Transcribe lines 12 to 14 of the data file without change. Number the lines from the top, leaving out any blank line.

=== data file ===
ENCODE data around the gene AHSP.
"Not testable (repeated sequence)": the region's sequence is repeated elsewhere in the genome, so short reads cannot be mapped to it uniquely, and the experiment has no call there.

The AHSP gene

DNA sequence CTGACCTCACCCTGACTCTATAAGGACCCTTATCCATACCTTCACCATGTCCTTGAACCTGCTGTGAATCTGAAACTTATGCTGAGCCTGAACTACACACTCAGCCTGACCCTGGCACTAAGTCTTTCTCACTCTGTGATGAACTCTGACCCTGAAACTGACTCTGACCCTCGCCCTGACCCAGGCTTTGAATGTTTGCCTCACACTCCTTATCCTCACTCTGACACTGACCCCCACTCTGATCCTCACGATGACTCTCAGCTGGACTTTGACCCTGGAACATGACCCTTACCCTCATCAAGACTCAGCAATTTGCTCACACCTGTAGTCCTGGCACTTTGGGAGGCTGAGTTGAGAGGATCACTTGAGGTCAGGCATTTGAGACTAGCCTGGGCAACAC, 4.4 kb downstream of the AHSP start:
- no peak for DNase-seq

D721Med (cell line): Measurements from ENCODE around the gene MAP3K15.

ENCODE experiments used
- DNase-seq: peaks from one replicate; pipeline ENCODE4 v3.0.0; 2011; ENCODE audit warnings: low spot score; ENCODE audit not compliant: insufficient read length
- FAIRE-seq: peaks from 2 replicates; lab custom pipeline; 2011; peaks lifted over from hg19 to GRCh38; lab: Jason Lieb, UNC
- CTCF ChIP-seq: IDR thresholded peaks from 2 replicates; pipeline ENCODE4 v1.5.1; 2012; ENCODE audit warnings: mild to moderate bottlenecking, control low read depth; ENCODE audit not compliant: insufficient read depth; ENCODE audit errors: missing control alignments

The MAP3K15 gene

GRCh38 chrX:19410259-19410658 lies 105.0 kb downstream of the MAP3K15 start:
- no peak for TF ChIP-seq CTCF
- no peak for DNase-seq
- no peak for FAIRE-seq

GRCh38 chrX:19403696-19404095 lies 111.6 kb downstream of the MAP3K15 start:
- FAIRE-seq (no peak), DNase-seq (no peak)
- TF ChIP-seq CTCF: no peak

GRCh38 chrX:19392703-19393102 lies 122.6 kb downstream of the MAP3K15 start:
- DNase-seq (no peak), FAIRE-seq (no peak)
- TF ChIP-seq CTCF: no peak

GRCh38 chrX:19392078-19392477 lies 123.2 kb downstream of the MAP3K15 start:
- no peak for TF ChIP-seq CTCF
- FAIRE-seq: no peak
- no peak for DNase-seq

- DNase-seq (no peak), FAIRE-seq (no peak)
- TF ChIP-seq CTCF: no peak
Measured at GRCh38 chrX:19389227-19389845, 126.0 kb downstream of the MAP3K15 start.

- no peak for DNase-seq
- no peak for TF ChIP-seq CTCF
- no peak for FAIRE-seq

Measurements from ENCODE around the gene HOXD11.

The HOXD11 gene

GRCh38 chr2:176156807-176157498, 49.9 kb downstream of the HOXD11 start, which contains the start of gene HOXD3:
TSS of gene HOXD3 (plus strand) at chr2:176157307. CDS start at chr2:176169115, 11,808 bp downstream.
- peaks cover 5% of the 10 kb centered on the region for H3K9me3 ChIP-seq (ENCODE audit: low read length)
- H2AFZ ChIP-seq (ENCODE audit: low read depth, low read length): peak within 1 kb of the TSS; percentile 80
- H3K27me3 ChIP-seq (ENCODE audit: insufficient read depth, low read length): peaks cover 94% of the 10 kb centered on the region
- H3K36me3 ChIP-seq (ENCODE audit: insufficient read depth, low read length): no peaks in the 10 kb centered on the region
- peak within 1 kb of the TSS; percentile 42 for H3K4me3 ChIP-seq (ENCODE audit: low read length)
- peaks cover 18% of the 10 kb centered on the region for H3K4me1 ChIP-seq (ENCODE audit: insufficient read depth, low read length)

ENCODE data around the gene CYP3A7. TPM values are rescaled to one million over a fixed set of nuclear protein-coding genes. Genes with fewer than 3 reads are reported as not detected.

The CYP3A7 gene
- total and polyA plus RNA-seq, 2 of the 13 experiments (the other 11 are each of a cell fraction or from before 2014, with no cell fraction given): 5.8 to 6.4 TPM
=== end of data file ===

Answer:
GRCh38 chrX:19410259-19410658 lies 105.0 kb downstream of the MAP3K15 start:
- no peak for TF ChIP-seq CTCF
- no peak for DNase-seq